Reykjavík’s immense white-concrete church (1945–86), star of a thousand postcards, dominates the skyline and is visible from up to 20km away. An elevator trip up the 74.5m-high tower reveals an unmissable view of the city. In contrast to the high drama outside, the Lutheran church’s interior is quite plain. The most eye-catching feature is the vast 5275-pipe organ installed in 1992. The church’s size and radical design caused controversy, and its architect, Guðjón Samúelsson (1887–1950), never saw its completion.
The columns on either side of the tower represent volcanic basalt, part of Samúelsson's desire to create a national architectural style. At the front, gazing proudly into the distance, is a statue of the Viking Leifur Eiríksson, the first European to discover America. Designed by Alexander Stirling Calder (1870–1945), it was a present from the US on the 1000th anniversary of the Alþingi (Parliament) in 1930.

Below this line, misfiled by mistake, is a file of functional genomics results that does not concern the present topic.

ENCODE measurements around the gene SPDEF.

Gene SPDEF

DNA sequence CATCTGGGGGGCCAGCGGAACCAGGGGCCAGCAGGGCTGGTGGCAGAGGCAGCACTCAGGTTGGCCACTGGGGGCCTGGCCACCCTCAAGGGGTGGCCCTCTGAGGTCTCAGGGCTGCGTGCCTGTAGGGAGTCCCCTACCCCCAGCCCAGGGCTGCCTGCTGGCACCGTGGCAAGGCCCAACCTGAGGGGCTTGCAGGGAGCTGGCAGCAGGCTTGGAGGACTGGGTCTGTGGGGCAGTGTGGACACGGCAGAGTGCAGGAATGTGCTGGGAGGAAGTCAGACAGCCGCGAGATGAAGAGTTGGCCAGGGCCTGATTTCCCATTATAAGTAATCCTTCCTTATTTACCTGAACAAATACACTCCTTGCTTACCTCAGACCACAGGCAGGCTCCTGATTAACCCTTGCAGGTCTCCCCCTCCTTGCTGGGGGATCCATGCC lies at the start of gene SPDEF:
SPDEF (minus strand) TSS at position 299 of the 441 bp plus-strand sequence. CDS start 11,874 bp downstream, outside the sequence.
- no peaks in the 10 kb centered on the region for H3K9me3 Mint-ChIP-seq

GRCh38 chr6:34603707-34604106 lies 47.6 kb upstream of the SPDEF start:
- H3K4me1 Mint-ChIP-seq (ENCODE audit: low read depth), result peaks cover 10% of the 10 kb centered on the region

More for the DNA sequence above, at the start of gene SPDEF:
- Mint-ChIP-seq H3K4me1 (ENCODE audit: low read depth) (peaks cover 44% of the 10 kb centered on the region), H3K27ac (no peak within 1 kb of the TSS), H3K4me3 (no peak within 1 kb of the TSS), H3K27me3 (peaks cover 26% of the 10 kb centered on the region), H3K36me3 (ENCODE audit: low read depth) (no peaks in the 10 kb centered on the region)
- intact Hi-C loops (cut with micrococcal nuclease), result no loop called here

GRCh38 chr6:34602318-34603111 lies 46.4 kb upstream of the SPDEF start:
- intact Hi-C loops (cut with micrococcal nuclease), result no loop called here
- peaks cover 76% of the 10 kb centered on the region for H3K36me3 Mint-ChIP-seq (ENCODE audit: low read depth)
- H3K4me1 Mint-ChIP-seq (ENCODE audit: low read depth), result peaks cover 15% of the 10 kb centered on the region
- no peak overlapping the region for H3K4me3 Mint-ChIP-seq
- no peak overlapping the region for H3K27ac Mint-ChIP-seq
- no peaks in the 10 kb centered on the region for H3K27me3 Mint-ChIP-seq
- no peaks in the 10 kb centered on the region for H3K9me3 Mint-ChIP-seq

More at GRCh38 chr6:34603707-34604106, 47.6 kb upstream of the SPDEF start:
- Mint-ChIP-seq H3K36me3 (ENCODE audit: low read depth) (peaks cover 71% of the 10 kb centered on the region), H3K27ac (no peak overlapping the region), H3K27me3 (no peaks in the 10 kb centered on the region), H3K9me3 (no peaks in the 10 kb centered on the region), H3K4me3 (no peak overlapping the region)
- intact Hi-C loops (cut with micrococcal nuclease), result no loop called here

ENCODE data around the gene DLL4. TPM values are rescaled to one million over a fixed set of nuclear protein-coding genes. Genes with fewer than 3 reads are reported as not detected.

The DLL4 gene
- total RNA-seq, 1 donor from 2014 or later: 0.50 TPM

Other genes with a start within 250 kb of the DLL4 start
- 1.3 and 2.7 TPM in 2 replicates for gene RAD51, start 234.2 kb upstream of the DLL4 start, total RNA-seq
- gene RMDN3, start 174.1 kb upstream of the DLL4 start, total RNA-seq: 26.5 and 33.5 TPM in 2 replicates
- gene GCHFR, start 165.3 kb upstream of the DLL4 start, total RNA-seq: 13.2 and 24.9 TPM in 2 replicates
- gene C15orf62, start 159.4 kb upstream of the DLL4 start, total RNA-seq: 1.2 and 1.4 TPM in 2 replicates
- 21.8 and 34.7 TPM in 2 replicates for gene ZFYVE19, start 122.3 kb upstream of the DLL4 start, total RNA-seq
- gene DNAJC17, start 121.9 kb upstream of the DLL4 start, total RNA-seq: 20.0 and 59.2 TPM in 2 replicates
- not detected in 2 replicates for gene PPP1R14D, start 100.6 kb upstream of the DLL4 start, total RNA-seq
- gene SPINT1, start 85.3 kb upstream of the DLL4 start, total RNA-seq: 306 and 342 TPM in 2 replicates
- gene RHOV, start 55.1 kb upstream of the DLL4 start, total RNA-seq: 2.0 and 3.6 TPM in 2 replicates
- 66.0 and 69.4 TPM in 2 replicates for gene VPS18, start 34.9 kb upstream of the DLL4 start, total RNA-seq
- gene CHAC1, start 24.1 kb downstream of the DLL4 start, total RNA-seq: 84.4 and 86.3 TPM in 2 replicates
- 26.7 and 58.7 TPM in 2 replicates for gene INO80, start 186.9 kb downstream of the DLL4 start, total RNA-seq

Hallgrímskirkja (pronounced hatl-krims-kirkya) was named after poet Reverend Hallgrímur Pétursson (1614–1674), who wrote Iceland’s most popular hymn book: Passíusálmar (Passion Hymns).
From mid-June to late-August, hear half-hour choir concerts (www.scholacantorum.is; 2500kr) at noon on Wednesday and organ recitals (www.listvinafelag.is) at noon on Thursday and Saturday (2000kr), and for one hour at 5pm on Sunday (2500kr). Services are held on Sunday at 11am, with a small service Wednesday at 8am. There is an English service the last Sunday of the month at 2pm.